The Age of the
Copyright Vladimir Kagan, December 29, 2012
When good is not good
enough – even the best is not good enough.... You have the birth of a Super Star!
He or she stands alone on a pedestal. In tennis, be it Bobby Riggs, Roger
Federer or Serena Williams: Baseball’s Hall of Fame touts Babe Ruth and Jackie
Robinson while the Yankees have Derrick Jetter. American’s love affair with
Football gives us Aaron Rogers and Victor Cruz: Hillary Clinton gets it as a
Diplomat, General Patton and Eisenhower were bigger than life Soldiers. And in
Architecture, you can’t find better celebs than Zaha Hadid or Frank Gehry.
Among designers it is hard to top Mark Newson or Ron Arad and Wendell Castle.
To reach the pinnacle of stardom, it takes training, courage, audacity, and good luck. Staying on top of the heap is big work…Fallen Super Stars quickly vanish into oblivion: Tiger Woods, David Petraeus, Dominique Strauss-Kahn, Lance Armstrong.
Athletes become stars by their incredible performance, strenuous training, and diligent practice. Diplomats, soldiers, movie stars get there with their dazzling performances. Architects and Designers fortunately can bypass such drudgery. Super Stardom for them is achieved through daring aptitude and a willingness to explore new frontiers. The key to stardom is the importance of being different! These Stars do not play by the confining rules of their game. Logical considerations are cast aside. A good starting point is a healthy disregard for cost followed by a jaundiced approach to practical applications. The criterion for success is non-conformity. While these Stars may conceptualize their ideas on a paper napkin in a restaurant or the back of an envelope, their computers are king! They “type” their designs on a keyboard, distort their images into daring and unrecognizable shapes and create the 21st Century’s new Parthenons. It takes a genius to master these skills. Designers and architect rise to Stardom by having more bravado than their colleagues.
This astounding realization came to me on my recent travels through London and Paris. In London, I was struck by Renzo Piano’s Shard – London’s tallest tower, an impudent needle piecing the skyline. Mr. Piano, can do no wrong. His client’s blissfully underwrite his bold ideas, regardless of their practical application.
In Paris, Ron Arad’s show at
the Gallery Downtown sparked this little reminiscing. Arad is a master of
daring design. He expertly throws caution to the winds and lets his artistry
fall where he chooses. In his show there were two rooms filled floor to ceiling with trapezoid sheets of shining
stainless steel mounted on spindly black rods pretending to be tables and
selling at $5,000 a pop!
Ron Arad's wall to wall dazzling steel slab tables at the Gallery Downtown in Paris - in the window was one of Arad's famous chairs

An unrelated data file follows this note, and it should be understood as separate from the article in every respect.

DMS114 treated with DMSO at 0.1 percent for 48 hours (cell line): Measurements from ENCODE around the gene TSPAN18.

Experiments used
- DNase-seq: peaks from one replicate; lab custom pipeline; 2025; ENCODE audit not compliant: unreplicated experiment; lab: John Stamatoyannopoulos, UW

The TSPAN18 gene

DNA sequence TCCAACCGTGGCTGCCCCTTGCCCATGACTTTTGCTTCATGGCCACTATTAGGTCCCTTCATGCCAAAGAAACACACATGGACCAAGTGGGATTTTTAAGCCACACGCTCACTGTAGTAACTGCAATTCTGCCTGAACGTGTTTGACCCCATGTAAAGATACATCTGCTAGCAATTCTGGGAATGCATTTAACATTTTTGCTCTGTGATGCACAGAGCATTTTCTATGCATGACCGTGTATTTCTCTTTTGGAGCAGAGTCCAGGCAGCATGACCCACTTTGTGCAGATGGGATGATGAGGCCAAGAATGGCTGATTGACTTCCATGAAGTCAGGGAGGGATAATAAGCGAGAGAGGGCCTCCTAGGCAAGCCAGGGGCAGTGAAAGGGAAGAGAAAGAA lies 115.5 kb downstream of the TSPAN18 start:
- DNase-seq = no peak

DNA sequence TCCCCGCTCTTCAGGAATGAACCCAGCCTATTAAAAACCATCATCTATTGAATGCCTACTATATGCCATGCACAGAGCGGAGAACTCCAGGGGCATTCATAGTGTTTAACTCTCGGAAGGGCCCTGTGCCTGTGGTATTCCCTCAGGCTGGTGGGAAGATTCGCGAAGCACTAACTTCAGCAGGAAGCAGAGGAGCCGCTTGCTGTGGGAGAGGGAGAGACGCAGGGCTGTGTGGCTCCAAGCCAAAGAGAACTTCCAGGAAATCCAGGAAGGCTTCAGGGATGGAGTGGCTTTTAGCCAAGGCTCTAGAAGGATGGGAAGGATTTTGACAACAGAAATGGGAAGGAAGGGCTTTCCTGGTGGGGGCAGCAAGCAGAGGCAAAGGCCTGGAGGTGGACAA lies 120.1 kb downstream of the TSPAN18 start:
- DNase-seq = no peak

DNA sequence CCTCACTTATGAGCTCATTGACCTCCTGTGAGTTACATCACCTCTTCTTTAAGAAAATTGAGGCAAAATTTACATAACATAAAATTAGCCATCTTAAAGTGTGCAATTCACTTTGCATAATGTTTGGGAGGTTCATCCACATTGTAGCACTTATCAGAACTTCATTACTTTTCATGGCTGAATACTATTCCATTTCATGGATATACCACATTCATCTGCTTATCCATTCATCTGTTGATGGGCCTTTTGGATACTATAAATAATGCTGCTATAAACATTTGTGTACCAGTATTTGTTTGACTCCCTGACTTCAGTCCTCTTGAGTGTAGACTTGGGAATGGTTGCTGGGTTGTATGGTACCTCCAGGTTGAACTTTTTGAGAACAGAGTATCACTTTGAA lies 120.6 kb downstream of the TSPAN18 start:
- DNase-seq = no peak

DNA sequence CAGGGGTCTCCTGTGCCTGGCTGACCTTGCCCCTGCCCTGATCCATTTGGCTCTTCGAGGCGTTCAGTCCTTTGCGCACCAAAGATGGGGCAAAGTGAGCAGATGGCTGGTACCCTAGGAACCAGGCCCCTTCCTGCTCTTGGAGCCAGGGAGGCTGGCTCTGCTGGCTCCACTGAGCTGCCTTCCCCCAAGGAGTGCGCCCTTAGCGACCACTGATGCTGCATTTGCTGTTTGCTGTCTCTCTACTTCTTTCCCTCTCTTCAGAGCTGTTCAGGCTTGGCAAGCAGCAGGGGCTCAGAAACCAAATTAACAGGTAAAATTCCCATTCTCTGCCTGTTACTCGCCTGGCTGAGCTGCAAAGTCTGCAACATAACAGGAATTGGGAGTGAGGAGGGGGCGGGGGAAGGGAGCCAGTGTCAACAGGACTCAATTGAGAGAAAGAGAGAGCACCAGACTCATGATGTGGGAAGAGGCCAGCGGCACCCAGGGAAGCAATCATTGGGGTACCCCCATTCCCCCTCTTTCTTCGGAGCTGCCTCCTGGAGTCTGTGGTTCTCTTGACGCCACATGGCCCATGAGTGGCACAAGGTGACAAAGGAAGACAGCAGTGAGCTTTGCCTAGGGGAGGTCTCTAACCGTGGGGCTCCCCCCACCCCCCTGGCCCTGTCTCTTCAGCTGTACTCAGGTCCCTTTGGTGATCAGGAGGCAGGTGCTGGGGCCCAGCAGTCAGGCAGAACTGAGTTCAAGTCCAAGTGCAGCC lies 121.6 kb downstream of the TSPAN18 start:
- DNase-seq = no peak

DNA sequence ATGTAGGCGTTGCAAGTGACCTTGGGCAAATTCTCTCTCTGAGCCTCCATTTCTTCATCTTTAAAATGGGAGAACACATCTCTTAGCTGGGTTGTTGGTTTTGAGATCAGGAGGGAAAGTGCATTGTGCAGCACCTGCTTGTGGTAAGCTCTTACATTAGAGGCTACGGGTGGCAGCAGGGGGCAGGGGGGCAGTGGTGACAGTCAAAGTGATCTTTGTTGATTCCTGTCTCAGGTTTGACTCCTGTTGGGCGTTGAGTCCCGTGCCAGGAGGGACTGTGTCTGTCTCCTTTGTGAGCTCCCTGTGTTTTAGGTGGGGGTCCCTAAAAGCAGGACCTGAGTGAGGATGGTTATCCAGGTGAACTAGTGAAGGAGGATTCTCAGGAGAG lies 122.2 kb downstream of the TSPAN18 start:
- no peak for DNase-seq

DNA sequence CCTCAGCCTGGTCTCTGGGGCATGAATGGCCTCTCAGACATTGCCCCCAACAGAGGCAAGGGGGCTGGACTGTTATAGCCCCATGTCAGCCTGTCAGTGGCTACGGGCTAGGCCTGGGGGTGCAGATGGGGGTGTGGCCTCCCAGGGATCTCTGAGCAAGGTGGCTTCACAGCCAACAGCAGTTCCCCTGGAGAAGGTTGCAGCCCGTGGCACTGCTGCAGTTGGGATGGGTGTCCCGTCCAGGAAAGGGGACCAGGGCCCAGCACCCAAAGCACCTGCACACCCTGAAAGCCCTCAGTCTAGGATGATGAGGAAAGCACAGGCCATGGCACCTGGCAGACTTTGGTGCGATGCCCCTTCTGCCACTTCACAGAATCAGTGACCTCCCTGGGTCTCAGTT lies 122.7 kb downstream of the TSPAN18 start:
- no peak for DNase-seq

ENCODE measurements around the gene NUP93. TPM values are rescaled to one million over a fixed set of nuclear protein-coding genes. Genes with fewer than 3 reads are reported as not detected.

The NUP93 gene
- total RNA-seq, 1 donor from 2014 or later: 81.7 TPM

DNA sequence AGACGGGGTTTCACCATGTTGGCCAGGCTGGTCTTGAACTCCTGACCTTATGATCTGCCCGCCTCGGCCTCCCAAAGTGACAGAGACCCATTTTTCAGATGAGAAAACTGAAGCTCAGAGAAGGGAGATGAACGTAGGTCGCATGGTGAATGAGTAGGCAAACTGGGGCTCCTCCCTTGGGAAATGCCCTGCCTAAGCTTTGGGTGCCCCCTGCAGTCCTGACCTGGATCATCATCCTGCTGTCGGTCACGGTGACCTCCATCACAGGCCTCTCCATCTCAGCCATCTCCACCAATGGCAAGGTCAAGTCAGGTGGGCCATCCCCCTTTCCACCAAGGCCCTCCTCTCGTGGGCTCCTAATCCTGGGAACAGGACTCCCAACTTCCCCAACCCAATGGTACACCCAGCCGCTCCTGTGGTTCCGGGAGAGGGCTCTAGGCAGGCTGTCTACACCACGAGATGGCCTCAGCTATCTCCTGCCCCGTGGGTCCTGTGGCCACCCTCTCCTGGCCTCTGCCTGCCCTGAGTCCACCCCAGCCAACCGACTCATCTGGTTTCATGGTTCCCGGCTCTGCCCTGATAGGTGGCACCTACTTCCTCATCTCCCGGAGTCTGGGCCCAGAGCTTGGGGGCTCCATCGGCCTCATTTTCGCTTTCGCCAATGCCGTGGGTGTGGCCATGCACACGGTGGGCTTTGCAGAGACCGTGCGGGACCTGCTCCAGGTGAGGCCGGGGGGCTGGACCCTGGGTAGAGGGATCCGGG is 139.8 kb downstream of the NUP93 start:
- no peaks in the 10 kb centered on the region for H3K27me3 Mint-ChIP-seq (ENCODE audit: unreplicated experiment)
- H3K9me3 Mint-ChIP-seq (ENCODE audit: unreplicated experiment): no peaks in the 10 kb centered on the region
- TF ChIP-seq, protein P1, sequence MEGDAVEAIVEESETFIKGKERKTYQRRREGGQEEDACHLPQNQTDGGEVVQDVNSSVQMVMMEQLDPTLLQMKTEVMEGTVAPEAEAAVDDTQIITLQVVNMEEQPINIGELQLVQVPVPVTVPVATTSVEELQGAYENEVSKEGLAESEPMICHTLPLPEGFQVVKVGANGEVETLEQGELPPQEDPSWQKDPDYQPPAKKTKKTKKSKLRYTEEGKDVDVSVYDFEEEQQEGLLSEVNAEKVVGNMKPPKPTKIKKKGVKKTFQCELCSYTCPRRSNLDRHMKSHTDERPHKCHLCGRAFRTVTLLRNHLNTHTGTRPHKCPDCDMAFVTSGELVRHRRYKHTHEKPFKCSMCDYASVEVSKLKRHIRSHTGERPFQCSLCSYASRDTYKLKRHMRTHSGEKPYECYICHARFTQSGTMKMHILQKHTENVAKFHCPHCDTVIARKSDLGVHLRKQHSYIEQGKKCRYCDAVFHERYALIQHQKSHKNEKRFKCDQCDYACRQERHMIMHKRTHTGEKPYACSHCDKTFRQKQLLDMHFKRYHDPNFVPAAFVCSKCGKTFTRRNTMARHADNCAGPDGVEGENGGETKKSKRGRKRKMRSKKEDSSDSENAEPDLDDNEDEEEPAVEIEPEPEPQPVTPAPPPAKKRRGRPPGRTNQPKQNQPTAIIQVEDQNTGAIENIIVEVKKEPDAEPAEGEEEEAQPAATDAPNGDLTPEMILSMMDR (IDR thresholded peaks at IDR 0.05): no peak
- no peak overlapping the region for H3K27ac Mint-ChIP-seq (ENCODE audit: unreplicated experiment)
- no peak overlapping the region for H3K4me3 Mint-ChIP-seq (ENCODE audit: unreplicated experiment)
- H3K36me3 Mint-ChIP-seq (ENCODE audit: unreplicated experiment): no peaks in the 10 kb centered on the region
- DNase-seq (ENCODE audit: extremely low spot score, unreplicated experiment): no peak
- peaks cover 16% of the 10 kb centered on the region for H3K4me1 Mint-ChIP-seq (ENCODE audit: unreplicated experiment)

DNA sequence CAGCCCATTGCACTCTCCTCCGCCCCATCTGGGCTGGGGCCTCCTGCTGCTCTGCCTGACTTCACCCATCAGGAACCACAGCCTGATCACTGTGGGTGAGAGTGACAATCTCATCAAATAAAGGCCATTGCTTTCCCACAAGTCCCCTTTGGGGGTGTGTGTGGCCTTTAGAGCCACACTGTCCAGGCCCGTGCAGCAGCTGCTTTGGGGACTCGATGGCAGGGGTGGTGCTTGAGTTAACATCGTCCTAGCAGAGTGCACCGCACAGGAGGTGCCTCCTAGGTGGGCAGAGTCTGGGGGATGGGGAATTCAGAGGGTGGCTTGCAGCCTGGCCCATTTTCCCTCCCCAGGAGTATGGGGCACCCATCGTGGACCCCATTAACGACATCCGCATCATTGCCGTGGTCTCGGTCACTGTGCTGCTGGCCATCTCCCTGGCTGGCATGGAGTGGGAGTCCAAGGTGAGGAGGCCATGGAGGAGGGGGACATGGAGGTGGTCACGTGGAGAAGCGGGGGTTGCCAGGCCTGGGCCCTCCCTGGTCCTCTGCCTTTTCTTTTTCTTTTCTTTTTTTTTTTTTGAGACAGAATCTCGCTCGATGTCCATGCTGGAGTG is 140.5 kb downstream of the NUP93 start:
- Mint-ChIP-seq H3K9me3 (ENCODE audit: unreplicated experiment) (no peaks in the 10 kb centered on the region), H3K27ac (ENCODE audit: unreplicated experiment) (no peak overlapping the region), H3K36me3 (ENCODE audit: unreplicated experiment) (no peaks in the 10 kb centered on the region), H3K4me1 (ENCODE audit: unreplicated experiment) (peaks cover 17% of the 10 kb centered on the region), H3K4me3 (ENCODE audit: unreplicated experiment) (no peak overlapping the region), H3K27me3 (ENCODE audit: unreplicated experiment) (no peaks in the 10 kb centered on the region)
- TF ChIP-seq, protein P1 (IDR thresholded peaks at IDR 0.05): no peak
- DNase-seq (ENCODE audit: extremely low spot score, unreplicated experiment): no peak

My favorite Architect, Zaha Hadid has achieved Super Stardom by her ingenious use of the computer. (Few know that she is also a gifted painter and often first visualizes her imaginative designs as a work of art on canvas.) Her results are dazzling, but a far stretch of the imagination from the basic rule of the game: “Form follows Function”.
(You might get a bit disoriented when you walk though the interior galleries.)
Frank Gehry, another Super Star, contorts sheet-titanium slabs into malleable clay shapes that effectively camouflage the building’s interior. His buildings adorn city skylines around the world and are prime examples of “design for the fun of design”… utility be damned.
I think this is Frank Gehry's' Experience Music Museum in Seattle... but it really doesn't matter where it is - his buildings all look alike.
Furniture is a favorite playground for creative minds. My friend, Wendell Castle, is the undeniable master of the wood chisel. His current exhibit at the Barry Friedman Gallery in New York show exquisite rocking chairs that are truly works of art as long as you don’t try to sit in them.
Mark Newson is a gifted young designer, who cut his teeth in the aviation industry. His chairs and lounges are often reminiscent of their flying machine antecedents. At Sotheby’s and Christies’ they have fetched the highest prices ever paid for a piece of contemporary furniture.
A chair is a chair is a chair…. But not in the hand of these Stars: a chair is an object coincidentally for, but not necessarily for sitting. I admire their leap of imagination and the willingness of collectors to encourage and support these Super Stars.
It all comes down to the primal argument: is it Art or is it Design? The distinction evaporates!
I regret that I am earthbound designer creating furniture for the simple purpose of comfort (and hopefully attractive to live with). My designs are recognizable vessel to sit on… Alas, Super Stardom eludes me!